"It meant somebody's going into a Cabela's or a Bass Pro Shop would have to wait," he said. "That was a practical issue with it."
Reh also said Beretta was concerned that, after the December massacre in Newtown, Conn., Manchin aligned himself with Sen. Chuck Schumer, "one of the most anti-gun senators in the history of the country."
"The fact that he had portrayed himself as a traditional pro-Second Amendment politician before and appeared to switch so quickly...is what caused me to second guess the credibility of his convictions," Reh said.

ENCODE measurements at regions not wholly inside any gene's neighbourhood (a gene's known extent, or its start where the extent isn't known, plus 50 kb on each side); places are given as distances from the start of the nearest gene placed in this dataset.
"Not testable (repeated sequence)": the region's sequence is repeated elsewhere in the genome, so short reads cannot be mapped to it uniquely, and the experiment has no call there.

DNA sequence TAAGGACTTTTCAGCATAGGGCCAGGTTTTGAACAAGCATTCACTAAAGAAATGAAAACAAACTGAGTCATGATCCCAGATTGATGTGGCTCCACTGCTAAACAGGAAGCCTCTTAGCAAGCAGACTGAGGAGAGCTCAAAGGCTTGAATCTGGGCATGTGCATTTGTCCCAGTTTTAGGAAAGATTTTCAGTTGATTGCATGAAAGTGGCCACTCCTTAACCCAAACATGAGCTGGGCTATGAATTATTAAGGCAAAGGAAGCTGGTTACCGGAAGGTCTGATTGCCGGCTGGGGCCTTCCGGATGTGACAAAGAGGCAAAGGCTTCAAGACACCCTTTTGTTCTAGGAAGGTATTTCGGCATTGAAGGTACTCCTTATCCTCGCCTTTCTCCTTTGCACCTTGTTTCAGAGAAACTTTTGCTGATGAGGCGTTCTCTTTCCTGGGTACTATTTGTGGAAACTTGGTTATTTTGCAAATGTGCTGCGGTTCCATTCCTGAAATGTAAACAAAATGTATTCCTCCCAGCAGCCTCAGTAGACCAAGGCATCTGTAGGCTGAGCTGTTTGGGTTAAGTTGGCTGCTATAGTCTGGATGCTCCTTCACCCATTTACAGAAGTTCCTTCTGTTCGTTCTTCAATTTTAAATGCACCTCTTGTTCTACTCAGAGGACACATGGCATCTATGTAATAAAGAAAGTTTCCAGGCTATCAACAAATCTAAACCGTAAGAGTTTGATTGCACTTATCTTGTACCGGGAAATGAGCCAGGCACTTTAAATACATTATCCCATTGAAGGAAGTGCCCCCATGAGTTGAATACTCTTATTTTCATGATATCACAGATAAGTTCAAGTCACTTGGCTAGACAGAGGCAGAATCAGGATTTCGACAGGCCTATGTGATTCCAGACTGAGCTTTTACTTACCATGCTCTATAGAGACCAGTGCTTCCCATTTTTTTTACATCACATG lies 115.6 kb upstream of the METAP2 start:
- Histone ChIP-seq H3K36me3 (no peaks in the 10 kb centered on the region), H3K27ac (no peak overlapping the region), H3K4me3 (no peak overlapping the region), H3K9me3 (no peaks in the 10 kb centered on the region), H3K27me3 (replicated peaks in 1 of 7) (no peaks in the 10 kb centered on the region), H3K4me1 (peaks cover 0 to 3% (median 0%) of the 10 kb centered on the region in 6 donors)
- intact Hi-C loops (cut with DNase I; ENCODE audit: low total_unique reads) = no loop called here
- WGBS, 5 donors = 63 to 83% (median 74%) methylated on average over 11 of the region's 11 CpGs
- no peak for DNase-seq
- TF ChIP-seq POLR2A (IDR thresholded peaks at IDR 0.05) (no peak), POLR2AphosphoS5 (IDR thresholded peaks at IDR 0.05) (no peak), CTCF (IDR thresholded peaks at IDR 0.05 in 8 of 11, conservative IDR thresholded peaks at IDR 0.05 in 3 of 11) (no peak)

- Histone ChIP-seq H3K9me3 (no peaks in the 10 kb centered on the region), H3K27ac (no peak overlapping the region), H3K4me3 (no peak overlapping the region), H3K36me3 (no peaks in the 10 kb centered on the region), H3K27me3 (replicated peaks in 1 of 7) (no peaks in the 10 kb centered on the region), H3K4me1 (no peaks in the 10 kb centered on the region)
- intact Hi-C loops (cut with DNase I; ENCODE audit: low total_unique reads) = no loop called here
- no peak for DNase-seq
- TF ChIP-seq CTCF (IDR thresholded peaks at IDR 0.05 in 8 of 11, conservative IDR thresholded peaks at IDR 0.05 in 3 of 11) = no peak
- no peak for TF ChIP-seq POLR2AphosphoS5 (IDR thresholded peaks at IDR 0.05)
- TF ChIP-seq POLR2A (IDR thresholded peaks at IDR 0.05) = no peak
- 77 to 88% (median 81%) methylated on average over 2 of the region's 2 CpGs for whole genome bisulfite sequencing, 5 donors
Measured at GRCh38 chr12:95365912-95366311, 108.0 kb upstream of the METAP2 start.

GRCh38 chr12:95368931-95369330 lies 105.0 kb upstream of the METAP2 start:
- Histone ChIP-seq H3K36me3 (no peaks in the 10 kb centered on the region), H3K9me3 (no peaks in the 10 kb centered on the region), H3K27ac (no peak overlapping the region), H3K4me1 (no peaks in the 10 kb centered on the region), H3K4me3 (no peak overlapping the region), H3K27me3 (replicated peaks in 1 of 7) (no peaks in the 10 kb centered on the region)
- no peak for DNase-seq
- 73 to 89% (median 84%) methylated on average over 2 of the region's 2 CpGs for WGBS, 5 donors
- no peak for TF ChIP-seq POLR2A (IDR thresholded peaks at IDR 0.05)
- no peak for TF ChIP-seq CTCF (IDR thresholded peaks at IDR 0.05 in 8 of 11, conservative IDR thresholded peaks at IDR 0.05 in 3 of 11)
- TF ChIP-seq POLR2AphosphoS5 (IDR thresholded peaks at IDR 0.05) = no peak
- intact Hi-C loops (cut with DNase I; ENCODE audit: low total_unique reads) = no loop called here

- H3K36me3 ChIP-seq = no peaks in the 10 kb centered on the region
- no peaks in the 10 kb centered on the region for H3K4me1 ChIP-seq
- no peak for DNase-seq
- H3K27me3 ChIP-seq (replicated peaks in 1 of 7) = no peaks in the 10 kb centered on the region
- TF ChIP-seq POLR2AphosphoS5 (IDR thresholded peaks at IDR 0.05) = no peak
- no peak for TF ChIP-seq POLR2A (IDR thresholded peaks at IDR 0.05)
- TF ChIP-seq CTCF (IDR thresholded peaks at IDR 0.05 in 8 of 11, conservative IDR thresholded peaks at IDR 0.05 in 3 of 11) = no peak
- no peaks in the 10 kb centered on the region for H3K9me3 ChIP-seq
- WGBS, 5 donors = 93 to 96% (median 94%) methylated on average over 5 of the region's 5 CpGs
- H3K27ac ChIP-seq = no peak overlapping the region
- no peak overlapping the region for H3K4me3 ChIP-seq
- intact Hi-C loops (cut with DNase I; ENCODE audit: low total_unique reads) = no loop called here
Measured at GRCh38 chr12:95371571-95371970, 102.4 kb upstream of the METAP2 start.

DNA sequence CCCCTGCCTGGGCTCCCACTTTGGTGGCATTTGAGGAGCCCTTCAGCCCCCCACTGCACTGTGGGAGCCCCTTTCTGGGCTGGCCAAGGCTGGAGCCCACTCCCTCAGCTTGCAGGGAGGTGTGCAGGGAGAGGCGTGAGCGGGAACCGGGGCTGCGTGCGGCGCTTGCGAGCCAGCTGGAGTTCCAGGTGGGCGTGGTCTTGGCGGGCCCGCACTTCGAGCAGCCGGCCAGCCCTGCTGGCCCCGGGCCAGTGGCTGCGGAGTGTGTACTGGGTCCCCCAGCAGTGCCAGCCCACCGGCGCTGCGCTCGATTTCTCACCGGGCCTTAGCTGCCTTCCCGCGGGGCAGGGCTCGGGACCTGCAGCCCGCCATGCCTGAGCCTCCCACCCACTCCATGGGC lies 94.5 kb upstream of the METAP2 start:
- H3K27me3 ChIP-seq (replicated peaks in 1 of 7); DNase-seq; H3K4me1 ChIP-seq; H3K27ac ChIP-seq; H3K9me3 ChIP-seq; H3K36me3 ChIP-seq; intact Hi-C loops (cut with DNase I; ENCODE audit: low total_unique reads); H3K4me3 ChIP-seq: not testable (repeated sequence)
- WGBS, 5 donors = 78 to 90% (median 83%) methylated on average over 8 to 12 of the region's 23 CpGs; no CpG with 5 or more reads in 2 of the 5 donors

Beretta announced in February it was considering moving its operations elsewhere, after the Maryland General Assembly began considering an assault weapons ban.
West Virginia lawmakers soon began courting the gun maker. Secretary of Veterans Affairs Rick Thompson, who was then Speaker of the House of Delegates, sent a letter to Beretta.
Speaker Tim Miley, who was then House Judiciary Chairman, urged Gov. Earl Ray Tomblin to also reach out to the company.
"As we both know, the citizens of this great state overwhelmingly support the 2nd Amendment right to keep and bear arms," Miley said in his letter to Tomblin.
Reh said he knows West Virginia is a pro-gun state, but Manchin's actions are "an issue that we couldn't ignore."